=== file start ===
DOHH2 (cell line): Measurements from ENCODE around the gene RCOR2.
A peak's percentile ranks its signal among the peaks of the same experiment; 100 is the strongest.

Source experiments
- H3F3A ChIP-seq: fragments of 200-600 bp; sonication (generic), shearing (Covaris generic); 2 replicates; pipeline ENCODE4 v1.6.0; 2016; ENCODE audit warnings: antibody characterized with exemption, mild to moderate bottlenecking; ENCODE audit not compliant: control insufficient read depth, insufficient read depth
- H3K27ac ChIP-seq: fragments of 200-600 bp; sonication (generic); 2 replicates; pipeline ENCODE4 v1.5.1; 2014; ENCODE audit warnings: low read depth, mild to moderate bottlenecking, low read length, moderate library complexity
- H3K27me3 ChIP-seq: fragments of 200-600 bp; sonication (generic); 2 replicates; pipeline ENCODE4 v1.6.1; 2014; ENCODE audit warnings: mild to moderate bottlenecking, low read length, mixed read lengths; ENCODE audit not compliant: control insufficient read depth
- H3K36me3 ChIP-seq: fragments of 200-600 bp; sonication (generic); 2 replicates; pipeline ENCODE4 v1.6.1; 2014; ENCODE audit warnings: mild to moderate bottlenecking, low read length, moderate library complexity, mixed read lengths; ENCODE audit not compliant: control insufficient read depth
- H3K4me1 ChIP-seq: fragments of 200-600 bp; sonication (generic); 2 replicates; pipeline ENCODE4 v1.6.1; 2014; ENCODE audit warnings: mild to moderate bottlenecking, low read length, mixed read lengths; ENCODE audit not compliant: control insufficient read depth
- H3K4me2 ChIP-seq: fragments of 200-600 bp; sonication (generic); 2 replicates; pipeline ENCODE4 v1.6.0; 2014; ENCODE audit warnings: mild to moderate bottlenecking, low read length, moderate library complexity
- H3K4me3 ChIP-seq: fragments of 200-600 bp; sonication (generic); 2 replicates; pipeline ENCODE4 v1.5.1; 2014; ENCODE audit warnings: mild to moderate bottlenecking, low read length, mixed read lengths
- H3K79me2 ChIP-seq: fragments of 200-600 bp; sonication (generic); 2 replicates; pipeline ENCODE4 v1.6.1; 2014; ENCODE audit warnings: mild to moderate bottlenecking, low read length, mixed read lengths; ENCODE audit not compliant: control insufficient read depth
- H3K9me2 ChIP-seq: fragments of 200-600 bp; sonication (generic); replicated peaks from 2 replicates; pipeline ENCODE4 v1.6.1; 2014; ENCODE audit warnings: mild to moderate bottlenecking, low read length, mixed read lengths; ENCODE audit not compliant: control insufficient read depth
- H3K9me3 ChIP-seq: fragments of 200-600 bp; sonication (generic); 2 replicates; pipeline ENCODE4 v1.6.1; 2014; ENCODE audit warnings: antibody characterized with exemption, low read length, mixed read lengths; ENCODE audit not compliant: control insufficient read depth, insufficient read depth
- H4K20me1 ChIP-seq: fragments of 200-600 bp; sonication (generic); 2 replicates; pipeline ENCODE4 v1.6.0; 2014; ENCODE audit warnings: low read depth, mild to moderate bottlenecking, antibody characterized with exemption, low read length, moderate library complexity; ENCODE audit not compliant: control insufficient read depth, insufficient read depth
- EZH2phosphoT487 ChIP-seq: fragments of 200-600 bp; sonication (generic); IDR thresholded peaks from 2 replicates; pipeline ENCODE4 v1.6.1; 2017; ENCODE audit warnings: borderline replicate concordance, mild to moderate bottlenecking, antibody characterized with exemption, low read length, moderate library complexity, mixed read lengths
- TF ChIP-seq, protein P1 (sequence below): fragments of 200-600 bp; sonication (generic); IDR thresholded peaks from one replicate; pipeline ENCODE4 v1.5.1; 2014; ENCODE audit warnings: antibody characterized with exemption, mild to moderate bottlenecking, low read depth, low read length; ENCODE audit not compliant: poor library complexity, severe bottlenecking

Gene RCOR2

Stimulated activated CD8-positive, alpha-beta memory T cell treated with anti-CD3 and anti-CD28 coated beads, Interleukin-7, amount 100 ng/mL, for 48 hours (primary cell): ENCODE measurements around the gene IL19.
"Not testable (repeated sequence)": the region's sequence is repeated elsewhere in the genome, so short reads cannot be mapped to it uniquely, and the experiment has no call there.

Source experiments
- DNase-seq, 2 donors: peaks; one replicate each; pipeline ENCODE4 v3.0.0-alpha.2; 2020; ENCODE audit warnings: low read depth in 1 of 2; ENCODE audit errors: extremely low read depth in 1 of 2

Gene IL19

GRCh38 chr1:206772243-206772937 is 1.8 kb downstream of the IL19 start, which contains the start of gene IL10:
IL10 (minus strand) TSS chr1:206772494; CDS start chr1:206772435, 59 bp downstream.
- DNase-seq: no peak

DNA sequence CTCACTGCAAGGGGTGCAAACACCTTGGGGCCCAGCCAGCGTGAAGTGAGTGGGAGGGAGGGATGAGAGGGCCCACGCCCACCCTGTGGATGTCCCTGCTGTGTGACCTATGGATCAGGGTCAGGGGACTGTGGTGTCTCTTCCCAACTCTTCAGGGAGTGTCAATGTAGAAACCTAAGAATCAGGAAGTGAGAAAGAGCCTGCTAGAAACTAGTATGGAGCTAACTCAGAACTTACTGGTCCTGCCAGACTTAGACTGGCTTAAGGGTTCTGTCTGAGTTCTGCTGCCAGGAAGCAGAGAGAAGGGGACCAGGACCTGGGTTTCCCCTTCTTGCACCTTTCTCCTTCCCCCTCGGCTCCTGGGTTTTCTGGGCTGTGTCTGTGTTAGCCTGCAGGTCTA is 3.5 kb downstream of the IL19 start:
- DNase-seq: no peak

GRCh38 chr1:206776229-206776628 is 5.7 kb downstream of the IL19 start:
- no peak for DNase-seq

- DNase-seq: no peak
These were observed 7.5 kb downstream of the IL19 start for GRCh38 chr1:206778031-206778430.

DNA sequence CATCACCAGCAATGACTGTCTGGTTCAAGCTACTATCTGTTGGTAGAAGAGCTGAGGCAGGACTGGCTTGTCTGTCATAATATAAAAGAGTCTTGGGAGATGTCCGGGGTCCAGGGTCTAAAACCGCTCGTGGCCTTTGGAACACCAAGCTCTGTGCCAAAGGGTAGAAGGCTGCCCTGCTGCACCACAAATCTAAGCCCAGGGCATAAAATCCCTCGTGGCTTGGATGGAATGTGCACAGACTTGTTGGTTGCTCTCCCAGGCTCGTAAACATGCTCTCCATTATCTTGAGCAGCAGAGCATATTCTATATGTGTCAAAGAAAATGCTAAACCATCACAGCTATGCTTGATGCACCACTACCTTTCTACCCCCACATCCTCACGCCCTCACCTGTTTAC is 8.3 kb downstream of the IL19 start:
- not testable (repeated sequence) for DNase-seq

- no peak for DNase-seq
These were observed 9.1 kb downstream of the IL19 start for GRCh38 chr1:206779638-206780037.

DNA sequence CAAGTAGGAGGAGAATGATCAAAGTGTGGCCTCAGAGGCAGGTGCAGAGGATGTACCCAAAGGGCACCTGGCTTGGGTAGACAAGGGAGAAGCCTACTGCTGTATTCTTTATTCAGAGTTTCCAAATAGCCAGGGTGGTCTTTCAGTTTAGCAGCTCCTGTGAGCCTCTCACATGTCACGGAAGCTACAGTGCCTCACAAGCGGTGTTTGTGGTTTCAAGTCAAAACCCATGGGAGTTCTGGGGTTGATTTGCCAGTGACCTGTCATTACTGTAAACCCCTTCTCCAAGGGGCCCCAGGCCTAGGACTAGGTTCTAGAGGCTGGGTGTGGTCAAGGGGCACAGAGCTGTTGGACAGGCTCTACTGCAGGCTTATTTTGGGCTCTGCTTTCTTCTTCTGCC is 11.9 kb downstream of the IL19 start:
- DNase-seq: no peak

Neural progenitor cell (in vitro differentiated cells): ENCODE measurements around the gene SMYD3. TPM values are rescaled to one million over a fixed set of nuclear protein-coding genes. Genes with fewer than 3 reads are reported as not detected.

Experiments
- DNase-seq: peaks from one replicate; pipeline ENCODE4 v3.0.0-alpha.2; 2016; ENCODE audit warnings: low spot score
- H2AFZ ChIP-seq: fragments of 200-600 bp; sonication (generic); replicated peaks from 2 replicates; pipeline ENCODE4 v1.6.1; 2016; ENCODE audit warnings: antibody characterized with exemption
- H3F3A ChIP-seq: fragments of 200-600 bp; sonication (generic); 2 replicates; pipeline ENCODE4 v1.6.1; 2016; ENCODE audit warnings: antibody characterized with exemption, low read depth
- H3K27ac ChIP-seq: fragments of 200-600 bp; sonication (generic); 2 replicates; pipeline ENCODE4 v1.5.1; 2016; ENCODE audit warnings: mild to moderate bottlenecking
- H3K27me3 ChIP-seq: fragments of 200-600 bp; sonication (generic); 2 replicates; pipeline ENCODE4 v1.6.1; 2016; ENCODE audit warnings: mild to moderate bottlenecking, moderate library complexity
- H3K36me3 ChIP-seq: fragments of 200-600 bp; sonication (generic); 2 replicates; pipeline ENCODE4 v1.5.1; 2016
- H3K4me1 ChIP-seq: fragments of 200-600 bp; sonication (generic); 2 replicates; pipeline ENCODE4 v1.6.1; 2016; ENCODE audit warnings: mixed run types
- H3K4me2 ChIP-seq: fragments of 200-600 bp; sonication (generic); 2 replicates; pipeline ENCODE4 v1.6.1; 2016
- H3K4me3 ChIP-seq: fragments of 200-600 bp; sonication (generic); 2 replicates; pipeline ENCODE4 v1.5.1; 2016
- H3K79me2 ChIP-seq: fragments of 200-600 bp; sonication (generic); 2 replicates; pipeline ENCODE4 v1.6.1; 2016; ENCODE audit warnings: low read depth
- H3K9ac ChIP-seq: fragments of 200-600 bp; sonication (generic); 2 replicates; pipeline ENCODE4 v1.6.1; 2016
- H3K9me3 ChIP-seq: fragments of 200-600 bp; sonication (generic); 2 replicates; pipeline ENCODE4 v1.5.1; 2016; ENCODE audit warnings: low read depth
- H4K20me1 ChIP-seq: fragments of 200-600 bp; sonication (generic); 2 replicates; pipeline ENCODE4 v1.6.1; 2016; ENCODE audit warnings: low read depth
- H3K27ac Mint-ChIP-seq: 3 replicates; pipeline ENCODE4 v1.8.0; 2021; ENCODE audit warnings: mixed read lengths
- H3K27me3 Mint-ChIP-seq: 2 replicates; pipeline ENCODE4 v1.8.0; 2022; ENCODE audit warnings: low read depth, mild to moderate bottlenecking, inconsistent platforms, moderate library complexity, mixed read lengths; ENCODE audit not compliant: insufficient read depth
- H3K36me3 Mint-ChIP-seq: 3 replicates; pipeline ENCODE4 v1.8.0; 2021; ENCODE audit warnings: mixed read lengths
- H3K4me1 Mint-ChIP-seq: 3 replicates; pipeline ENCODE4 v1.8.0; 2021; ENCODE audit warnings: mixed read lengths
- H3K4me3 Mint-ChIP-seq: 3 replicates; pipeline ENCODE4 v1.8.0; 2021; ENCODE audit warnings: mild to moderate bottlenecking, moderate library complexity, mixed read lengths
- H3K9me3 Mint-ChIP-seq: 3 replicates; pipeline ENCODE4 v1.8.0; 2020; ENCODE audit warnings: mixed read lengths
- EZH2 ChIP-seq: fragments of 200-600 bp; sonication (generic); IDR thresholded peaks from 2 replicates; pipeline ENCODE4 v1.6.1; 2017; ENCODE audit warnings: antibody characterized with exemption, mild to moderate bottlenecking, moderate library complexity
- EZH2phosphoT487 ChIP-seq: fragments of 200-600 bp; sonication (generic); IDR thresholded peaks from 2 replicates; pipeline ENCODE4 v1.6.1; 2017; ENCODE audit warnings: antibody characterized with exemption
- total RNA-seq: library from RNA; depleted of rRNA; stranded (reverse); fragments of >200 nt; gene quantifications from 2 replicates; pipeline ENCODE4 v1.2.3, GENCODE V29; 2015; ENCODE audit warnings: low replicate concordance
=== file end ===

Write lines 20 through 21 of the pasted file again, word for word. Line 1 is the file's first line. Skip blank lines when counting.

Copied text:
Source experiments
- DNase-seq, 2 donors: peaks; one replicate each; pipeline ENCODE4 v3.0.0-alpha.2; 2020; ENCODE audit warnings: low read depth in 1 of 2; ENCODE audit errors: extremely low read depth in 1 of 2